Joy - (2009)
for high voice and piano
for Anna Sylvan
Let a joy keep you.
Reach out your hands
And take it when it runs
As the Apache dancer
Clutches his woman.
I have seen them
Live long and laugh loud,
Sent on singing, singing,
Smashed to the
Under the ribs
With a terrible love.
Let joy kill you!
Keep away from the little deaths.
[ 4 pages, circa 2' 00" ]
Sandburg speaks to us of a zest for living, in comparing the joy he so
clearly recommends to "the Apache dancer" who "clutches his woman." This is
a most visceral image, for the Apache dancer, either man or woman, took part
in a dance-pretense of some brutality. The pantomime dance tells of the pimp
-- Apache in the French of the 1910s as made popular by Maurice Mouvet --
accosting his prostitute. As she refuses to turn over her earnings to him,
and he slaps her, throws her around, and drags her by her hair in circles of
triple time meter and finally and leaves her as in a heap in the corner. She
crawls back, begging forgiveness, professing love. The name is taken from a
Parisian street gang, which styled itself as vicious in the perceived manner
of an American Indian tribe. The word, apache, however is pronounced in
regard to the dance in the French manner of two syllables.
This of course violates modern feminist sensitivities, for which one need
remind that the dance is a pantomime just as plays about abuse and murder
are simply theater. Without such reminders of life, no Medea could be
staged, no Otello sung, and no grim realities of life portrayed in
any similar fashion in a humorless and artless life. Sandburg's suggestion
is not so much that art imitates life and such brutality is to be emulated,
as the intensity which a life such as the Apache dance suggests is pained
large on a canvas. So should joy be, even if sometime darkly received or
The text is drawn from Sandburg's 1916 anthology, Chicago Poems. For
more on other of my Sandburg settings, please see his entry in
Authors' Alphabetical Index - S.
The Scotch snap of the opening and the emphasis on the tonic accent in
general allows the hemiola in a 6/8 a larger effect, and highlights the
aggressiveness with which Sandburg paints the notion of "joy." Therefore the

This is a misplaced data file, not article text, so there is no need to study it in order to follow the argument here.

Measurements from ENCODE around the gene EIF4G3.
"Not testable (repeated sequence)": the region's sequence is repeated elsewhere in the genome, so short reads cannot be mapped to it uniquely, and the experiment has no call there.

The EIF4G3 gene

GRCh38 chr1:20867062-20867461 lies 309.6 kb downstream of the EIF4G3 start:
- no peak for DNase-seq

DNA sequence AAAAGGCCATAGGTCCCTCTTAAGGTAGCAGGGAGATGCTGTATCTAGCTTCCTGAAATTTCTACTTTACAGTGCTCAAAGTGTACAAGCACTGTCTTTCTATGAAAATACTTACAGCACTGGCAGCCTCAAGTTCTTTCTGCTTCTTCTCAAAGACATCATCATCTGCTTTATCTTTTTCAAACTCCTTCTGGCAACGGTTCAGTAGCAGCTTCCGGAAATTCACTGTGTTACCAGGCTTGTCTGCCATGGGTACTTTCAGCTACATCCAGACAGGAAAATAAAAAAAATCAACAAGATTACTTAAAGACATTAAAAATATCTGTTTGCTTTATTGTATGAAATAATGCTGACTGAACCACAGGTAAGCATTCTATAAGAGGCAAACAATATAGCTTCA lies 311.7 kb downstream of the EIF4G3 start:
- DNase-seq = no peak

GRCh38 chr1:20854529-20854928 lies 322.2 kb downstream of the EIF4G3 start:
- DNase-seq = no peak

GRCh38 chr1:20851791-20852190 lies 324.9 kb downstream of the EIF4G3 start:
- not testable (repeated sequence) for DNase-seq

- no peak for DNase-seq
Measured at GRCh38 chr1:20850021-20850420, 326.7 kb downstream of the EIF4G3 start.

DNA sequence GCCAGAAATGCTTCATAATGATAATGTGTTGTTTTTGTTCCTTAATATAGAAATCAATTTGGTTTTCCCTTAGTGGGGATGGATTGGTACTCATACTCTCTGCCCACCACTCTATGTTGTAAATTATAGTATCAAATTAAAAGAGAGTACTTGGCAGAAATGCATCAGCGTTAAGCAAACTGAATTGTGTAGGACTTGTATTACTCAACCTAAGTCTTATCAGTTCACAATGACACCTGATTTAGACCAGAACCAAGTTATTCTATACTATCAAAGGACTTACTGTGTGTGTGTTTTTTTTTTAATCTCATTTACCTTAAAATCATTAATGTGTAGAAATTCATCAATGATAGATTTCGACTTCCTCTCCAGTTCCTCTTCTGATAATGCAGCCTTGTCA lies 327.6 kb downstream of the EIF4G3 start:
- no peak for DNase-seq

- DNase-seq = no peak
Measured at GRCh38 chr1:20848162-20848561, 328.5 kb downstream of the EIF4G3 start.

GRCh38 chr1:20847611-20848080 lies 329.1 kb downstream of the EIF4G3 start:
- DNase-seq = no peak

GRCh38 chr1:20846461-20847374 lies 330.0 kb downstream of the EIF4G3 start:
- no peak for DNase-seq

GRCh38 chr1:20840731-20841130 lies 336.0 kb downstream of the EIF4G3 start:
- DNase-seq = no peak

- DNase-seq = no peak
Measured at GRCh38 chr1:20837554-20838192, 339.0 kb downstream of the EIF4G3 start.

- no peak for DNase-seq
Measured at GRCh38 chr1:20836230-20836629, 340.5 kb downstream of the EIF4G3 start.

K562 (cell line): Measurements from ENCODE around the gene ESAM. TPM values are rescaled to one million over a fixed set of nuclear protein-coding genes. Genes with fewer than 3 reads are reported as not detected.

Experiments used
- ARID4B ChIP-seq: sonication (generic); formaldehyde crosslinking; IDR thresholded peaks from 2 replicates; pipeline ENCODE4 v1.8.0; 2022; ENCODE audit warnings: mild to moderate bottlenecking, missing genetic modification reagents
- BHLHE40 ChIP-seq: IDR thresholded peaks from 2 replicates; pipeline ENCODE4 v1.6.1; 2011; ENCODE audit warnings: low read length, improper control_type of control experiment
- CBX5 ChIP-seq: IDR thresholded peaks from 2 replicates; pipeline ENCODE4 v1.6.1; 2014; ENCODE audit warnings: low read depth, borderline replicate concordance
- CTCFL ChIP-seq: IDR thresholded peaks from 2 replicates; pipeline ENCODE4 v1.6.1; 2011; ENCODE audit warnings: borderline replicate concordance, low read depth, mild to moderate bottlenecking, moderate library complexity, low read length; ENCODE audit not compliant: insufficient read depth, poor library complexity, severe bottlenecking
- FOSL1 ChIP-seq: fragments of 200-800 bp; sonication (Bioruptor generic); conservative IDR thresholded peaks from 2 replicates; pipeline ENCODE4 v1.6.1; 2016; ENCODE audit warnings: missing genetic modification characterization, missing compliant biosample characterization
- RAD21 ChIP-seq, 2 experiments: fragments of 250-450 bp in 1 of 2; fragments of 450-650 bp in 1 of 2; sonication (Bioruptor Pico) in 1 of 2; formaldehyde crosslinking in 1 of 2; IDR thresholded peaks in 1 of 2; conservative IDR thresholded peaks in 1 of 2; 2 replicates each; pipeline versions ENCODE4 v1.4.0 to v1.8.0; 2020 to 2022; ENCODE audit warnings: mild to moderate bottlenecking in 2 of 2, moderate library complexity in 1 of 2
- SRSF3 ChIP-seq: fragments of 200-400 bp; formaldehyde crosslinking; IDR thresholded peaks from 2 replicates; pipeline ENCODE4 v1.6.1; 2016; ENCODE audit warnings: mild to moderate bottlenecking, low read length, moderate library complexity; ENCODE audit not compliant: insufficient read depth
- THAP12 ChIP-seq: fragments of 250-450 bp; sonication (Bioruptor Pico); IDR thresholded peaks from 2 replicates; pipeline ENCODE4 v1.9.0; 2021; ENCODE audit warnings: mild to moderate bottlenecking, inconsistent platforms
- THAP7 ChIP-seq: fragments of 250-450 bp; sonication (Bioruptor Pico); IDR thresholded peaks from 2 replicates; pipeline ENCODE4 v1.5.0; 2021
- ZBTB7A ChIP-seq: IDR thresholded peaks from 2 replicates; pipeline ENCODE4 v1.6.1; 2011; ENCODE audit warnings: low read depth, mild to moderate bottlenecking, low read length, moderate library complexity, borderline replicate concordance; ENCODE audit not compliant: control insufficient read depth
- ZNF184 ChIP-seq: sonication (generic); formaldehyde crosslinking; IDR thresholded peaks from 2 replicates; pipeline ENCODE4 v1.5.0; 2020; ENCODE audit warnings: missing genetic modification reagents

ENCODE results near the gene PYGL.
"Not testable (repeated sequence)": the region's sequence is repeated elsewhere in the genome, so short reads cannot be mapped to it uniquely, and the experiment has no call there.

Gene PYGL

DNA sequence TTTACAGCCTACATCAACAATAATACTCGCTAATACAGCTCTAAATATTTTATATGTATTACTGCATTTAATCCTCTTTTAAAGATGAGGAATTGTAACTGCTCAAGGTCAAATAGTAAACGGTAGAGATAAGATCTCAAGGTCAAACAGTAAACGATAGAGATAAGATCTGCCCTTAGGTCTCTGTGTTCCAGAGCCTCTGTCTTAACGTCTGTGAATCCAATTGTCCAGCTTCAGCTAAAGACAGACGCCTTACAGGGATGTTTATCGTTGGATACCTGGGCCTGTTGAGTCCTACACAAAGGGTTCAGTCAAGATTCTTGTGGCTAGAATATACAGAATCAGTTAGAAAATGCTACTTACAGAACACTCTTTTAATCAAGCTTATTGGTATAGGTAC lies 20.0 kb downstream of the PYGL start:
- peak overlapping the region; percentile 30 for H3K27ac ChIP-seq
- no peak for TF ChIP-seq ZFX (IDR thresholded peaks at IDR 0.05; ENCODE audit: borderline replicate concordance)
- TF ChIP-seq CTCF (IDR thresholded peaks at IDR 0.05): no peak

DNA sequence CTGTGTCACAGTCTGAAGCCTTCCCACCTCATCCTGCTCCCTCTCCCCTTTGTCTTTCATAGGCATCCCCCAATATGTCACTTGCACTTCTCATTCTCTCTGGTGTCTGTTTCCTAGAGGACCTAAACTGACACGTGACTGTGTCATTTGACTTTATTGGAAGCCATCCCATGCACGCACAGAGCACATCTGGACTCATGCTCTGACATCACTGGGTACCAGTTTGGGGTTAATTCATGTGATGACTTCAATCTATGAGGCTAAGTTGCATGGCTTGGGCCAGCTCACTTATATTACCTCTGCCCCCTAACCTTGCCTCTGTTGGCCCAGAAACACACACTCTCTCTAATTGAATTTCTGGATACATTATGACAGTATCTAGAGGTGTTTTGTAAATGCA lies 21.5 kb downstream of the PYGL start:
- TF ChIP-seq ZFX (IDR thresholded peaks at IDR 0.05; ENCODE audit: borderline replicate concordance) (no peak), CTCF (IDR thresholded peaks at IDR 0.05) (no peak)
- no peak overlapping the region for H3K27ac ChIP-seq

opening is marked fortissimo. The verses into which this non-rhyming
poem's sentences are structured are built around references to blues
gestures, though an actual blues form is avoided.
The coda after three verses reiterates the poet's advice that we find joy
"always" and "everywhere." The last verse places the right hand an octave
higher, suggesting the honky tonk saloon wherein one might see such a dance
to life, even one so darkly represented as in the Apache dance. Rubati
and a general emphatic ritardando towards the final cadence may be
interpolated by the performers as felt, but are not wholly necessary.
Dr. Anna Sylvan was born in Indiana, but grew up in New York und Arizona. At
fifteen she played Beethoven's Piano Concerto No. 1 with orchestra and won
various competitions. During her study at Mills College in California) she
began to study voice as well. At the University of Arizona she earned her
degrees of Master of Arts und Doctor of Musical Arts. She taught voice and
choral conducting at the University of Texas El Paso, while performing opera
roles such as Cherubino, Orlovsky, Hänsel und Rosina in regional opera
theaters. In 1989 Sylvan moved to Mainz, where she sang both as solo
and chorus. She lived in Berlin and led the children's choruses at the
Deutschen Staatsoper and choruses of various Berlin schools, and also worked
as vocal coach and instructor for piano, voice and recorder.
The score for Joy is available as a free PDF download, though any
major commercial performance or recording of the work is prohibited without
prior arrangement with the composer. Click on the graphic below for this